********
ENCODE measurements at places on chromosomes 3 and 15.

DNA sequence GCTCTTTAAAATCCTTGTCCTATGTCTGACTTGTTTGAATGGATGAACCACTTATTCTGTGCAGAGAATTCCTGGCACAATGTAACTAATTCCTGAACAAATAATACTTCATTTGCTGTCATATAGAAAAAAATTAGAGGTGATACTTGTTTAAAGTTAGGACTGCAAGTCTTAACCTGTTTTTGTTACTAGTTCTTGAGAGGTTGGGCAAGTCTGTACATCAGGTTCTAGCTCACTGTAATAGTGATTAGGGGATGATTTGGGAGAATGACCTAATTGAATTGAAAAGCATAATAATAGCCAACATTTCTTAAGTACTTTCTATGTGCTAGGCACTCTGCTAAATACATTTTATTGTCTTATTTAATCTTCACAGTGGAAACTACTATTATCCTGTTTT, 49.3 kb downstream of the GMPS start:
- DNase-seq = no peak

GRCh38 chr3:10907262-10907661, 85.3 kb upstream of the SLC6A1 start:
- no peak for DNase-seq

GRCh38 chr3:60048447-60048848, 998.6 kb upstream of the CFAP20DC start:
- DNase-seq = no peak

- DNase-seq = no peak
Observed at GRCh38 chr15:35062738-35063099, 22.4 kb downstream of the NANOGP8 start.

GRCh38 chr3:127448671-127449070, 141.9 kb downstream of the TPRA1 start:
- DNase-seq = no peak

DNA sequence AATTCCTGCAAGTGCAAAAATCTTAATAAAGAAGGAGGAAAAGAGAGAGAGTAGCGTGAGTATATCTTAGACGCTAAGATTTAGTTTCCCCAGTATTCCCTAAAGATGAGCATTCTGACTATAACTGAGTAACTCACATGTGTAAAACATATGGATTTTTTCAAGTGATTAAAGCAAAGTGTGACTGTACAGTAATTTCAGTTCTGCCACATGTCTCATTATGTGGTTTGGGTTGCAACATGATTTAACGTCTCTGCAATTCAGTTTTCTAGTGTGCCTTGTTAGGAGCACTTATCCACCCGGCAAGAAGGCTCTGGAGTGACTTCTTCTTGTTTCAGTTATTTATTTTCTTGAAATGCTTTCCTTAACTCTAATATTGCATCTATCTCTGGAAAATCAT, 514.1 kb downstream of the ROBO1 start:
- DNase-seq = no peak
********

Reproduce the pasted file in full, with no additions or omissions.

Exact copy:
ENCODE measurements at places on chromosomes 3 and 15.

DNA sequence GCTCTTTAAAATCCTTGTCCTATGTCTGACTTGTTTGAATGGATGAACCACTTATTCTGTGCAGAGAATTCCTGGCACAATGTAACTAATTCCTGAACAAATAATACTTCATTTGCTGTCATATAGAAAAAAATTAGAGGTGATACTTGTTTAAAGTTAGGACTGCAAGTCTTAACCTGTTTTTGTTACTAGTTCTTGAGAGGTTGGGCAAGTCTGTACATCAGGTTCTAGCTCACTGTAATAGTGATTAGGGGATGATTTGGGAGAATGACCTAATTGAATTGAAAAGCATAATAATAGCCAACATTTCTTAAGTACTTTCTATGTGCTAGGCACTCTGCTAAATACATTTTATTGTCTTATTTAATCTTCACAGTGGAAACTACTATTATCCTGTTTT, 49.3 kb downstream of the GMPS start:
- DNase-seq = no peak

GRCh38 chr3:10907262-10907661, 85.3 kb upstream of the SLC6A1 start:
- no peak for DNase-seq

GRCh38 chr3:60048447-60048848, 998.6 kb upstream of the CFAP20DC start:
- DNase-seq = no peak

- DNase-seq = no peak
Observed at GRCh38 chr15:35062738-35063099, 22.4 kb downstream of the NANOGP8 start.

GRCh38 chr3:127448671-127449070, 141.9 kb downstream of the TPRA1 start:
- DNase-seq = no peak

DNA sequence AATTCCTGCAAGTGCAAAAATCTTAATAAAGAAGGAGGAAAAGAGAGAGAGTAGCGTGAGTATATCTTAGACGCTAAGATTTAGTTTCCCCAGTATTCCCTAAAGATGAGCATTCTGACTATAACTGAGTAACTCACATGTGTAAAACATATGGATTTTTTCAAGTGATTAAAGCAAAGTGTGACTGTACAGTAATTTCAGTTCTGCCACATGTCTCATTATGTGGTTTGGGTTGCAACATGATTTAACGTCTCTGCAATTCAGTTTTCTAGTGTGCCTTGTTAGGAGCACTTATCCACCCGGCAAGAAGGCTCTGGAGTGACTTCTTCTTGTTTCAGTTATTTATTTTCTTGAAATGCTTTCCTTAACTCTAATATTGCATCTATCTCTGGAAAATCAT, 514.1 kb downstream of the ROBO1 start:
- DNase-seq = no peak